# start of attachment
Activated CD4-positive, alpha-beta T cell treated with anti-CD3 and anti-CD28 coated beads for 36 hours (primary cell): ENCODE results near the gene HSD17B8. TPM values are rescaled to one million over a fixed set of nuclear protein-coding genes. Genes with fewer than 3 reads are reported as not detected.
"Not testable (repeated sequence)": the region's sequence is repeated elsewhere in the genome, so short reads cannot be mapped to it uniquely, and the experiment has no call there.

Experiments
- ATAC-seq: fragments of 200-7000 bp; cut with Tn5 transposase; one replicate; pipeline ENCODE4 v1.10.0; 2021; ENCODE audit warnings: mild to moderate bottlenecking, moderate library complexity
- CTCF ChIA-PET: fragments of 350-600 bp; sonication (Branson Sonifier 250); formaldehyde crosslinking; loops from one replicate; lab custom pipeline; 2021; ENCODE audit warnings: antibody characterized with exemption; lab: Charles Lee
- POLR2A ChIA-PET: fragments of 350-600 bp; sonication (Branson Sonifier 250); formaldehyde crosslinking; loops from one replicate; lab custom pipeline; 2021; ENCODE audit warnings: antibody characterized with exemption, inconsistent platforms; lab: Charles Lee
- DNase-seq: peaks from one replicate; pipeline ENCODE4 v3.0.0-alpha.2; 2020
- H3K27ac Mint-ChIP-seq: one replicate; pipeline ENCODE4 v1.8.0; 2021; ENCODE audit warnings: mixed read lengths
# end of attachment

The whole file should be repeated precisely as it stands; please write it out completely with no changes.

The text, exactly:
Activated CD4-positive, alpha-beta T cell treated with anti-CD3 and anti-CD28 coated beads for 36 hours (primary cell): ENCODE results near the gene HSD17B8. TPM values are rescaled to one million over a fixed set of nuclear protein-coding genes. Genes with fewer than 3 reads are reported as not detected.
"Not testable (repeated sequence)": the region's sequence is repeated elsewhere in the genome, so short reads cannot be mapped to it uniquely, and the experiment has no call there.

Experiments
- ATAC-seq: fragments of 200-7000 bp; cut with Tn5 transposase; one replicate; pipeline ENCODE4 v1.10.0; 2021; ENCODE audit warnings: mild to moderate bottlenecking, moderate library complexity
- CTCF ChIA-PET: fragments of 350-600 bp; sonication (Branson Sonifier 250); formaldehyde crosslinking; loops from one replicate; lab custom pipeline; 2021; ENCODE audit warnings: antibody characterized with exemption; lab: Charles Lee
- POLR2A ChIA-PET: fragments of 350-600 bp; sonication (Branson Sonifier 250); formaldehyde crosslinking; loops from one replicate; lab custom pipeline; 2021; ENCODE audit warnings: antibody characterized with exemption, inconsistent platforms; lab: Charles Lee
- DNase-seq: peaks from one replicate; pipeline ENCODE4 v3.0.0-alpha.2; 2020
- H3K27ac Mint-ChIP-seq: one replicate; pipeline ENCODE4 v1.8.0; 2021; ENCODE audit warnings: mixed read lengths